In last night's debate, in defense of his inane idea to close courts with which he disagreed, Newt said that Thomas Jefferson did something similar. The proper response to that is, "I've read Jefferson. You, Newton Elroy, are no Thomas Jefferson."

08 December 2011

November '11 Tweets

As part of trend towards ever-younger billionaires, I predict some 9 yr old will launch a new market that lets kids trade excess candy.

7 billion people. Now is it time to colonize space?

First I've noticed that the word "harm" is smack in the middle of pharmacy.

Unlike paintings, music, books & films, vid games R co-created by audience. 1st gen of gamers not likely to accept the way things R. #OWS

It took centuries before we coupled luggage and wheels into one product. Another century before we put wings on luggage and packages?

"Young men sleep with their dreams and old men sleep with their conscience. " - John Prine

Why couldn't we tax each hour of the week by 20-some seconds in order to save up for an extra hour every weekend?

Biz idea for group with heavily discounted rates on travel - quadruple A.

Now that Michael Jackson's doctor was found guilty, we need to find someone to hold responsible for Elvis's death.

The ratio of love songs to songs about teleconferences seems wildly disproportionate to actual experience.

You have two choices: make a choice or don't make a choice. Wait. Maybe that means you have no choice. About having to choose, I mean.

Always an interesting day when the weather forecast includes mention of an asteroid. http://bit.ly/vD67Ix

My latest biz idea: not dot.com or dot.om but dot.amish The webiste domain for folks without electricity.

RT @sacca: Dance like no one's watching. Sing like no one's listening. Tweet like no algorithm is coldly deciding your social worth.

Have to appreciate the obvious thought Rick Perry put into considering consequences of eliminating the dept. of .... uh ... um ...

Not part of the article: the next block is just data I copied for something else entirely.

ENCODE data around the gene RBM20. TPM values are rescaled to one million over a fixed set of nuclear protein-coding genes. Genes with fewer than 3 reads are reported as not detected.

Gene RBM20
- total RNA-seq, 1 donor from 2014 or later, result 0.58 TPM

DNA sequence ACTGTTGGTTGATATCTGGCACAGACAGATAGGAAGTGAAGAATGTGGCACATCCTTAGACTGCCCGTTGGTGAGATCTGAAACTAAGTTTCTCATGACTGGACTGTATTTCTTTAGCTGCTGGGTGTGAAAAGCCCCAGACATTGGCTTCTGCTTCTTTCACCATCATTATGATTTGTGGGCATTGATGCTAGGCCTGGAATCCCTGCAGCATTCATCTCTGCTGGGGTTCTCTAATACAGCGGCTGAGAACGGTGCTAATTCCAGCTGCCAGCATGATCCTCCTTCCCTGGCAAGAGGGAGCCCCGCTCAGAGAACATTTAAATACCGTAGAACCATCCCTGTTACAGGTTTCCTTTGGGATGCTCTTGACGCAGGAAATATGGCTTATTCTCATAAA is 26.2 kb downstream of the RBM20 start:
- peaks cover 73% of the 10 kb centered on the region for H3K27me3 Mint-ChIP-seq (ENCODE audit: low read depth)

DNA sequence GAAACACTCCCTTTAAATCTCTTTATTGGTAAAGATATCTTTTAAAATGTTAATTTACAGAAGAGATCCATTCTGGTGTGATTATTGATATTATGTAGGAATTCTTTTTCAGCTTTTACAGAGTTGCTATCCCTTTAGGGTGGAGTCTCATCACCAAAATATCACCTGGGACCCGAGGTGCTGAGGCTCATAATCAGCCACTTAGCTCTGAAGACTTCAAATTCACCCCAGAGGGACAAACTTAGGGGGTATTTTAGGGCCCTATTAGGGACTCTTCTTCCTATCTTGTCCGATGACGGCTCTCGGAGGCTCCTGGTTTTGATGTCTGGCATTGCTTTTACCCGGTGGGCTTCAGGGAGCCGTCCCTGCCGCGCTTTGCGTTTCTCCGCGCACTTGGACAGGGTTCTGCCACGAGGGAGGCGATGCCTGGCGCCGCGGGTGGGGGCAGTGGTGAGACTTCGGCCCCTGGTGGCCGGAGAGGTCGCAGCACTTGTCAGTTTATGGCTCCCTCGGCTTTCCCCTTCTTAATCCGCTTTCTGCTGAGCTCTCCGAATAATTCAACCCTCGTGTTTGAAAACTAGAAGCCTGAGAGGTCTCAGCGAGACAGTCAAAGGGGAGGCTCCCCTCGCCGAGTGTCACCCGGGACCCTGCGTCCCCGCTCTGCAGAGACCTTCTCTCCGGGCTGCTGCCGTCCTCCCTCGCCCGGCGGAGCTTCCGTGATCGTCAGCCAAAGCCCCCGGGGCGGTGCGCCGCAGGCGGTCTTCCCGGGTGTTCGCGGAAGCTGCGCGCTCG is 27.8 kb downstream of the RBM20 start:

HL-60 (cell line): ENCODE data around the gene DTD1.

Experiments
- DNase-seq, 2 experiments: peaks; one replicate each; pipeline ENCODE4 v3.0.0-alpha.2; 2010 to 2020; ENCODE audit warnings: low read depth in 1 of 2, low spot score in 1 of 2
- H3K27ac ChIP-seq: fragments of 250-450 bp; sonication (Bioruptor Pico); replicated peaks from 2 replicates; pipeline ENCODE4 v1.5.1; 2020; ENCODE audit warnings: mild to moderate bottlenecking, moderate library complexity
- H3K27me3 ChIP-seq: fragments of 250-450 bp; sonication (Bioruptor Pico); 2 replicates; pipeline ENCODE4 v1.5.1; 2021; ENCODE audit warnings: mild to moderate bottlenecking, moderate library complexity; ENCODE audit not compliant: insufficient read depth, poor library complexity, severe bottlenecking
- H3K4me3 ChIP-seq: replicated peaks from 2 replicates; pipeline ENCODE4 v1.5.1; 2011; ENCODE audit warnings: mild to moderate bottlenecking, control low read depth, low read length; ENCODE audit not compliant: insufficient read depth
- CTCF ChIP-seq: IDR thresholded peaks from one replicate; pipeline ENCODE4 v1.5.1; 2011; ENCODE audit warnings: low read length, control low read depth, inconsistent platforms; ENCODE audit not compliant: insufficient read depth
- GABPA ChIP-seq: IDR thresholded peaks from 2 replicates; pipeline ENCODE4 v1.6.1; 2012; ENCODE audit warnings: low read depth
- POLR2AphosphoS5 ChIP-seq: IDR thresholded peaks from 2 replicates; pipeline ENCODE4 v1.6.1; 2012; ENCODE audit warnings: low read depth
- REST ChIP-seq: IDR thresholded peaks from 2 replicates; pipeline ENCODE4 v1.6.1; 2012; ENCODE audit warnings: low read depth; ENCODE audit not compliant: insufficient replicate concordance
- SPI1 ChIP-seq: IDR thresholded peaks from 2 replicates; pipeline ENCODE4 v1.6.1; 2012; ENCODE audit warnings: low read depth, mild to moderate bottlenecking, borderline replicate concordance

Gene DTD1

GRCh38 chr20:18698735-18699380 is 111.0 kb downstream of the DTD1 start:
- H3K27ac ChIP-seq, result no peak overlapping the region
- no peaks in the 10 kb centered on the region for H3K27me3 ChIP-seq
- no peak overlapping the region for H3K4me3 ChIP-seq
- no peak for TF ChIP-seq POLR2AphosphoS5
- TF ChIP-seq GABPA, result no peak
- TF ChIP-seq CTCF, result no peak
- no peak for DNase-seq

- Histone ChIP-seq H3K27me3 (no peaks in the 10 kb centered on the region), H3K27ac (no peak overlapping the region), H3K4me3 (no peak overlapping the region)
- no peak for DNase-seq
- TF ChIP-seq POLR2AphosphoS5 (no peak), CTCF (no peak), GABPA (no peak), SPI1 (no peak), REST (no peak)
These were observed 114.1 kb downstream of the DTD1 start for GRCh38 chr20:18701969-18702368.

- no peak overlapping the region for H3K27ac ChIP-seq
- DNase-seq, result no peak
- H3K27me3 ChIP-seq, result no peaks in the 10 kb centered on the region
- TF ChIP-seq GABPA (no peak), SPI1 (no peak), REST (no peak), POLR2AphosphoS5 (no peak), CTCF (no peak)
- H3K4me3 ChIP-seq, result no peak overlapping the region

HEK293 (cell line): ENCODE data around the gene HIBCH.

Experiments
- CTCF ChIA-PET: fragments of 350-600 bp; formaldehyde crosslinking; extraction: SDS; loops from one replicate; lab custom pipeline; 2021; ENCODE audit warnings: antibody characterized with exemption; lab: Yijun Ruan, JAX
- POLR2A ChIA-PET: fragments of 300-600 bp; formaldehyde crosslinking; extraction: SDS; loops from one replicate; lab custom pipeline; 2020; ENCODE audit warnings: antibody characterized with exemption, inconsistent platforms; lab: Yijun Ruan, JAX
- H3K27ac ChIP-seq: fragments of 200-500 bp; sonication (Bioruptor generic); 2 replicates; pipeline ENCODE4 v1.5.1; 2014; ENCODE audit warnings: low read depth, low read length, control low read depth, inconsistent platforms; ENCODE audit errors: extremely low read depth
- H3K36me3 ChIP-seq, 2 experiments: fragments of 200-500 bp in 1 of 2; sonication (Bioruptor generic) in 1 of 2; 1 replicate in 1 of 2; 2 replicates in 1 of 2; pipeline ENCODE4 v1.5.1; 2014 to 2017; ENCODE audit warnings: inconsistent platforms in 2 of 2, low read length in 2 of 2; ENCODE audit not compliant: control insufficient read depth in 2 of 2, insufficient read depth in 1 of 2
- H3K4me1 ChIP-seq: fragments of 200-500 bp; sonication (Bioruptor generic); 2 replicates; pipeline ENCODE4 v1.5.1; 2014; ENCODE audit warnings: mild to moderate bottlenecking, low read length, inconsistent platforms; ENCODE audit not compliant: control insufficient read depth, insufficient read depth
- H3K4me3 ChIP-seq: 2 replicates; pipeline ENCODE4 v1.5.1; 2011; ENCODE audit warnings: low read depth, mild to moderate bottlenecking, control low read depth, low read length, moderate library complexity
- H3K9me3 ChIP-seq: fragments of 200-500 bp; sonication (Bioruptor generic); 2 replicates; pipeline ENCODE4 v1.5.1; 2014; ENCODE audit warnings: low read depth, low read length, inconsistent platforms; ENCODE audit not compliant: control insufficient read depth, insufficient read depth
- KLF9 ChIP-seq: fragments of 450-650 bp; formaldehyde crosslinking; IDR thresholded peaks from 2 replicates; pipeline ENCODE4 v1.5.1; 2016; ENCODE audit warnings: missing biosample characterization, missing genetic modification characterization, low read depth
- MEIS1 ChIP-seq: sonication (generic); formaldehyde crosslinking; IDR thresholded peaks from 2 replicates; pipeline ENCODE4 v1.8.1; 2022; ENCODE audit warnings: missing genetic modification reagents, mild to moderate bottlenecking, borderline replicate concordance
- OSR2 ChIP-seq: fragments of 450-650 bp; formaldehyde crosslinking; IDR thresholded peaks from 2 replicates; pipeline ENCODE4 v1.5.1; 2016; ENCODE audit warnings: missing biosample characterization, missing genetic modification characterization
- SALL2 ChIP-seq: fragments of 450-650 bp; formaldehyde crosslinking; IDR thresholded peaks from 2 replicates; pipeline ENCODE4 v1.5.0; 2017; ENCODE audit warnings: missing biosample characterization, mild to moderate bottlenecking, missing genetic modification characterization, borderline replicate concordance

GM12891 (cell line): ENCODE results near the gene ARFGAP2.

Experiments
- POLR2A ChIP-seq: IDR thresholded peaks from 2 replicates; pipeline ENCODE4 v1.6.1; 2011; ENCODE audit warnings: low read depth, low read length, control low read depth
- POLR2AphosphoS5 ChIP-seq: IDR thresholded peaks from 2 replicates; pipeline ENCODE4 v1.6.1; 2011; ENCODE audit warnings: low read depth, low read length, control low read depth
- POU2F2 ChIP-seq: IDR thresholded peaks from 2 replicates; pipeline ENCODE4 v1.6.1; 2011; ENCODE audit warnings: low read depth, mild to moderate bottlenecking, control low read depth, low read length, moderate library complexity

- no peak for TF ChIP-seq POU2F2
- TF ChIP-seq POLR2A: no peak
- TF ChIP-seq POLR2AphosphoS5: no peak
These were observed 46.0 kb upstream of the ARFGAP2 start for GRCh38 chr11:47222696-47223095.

11/11/11 = tres once, which is much bigger than dos xx's. Forget about cosmic consciousness - stay alert for drunk drivers.

11-11-11. Or as the turkeys refer to it, "the last days."

Who had the authority to give out the first PhD? They obviously didn't have one.

Call of Duty sold $400 million in 1st 24 hrs. Key to its success is getting to compete w/ Russians who have only dial-up.http://n.pr/tiLHTE

Time to modify Warhol's prediction "everyone will be famous for 15 mins" to, "in the GOP, everyone will be a front-runner for 15 mins."

Focus on competition, grades, ranking, and status are all substitutes for a focus on meaningful personal goals

If only Bloomberg could have ended occupy Iraq as quickly as he ended occupy Wall St. #OWS.

"companies today are 3X more likely to get to $250K in revenue during an 18 month period than they were 6 years ago"http://bit.ly/vvsOCW

Curiously, it did not seem as though all the human beings were being human.

New Muppet movie is PG. Not for content. Because theater owners terrified at thought of mobs of unsupervised 6 yr old puppet groupies.

Neutrinos travel faster than light. You know what that means? Once I build my neutrino-mobile I can time travel.http://bit.ly/tw3TQp

He thought a country falls into a recession whenever a generation whose favorite subject was recess grows up to run the economy.

Cashier at grocery store asked me, "Is that to go?"

So old that I can remember when you could read the entire World Wide Web on a long weekend.

"TV Survey" call just came in. Tired of being ignored, I hollered, "More sex! More violence!" Glad to finally be making a difference.

Deficit a huge non-issue. W/ unemployment at 9%, it's dumb to raise taxes or cut spending now & Congress can't commit future Congresses.

Instead of Longhorns my university mascot will be Unicorns. Like an army of one - Autodidact U.

Did they really think they could distract us from the fact that we still don't have personal robots or flying cars with four-blade razors?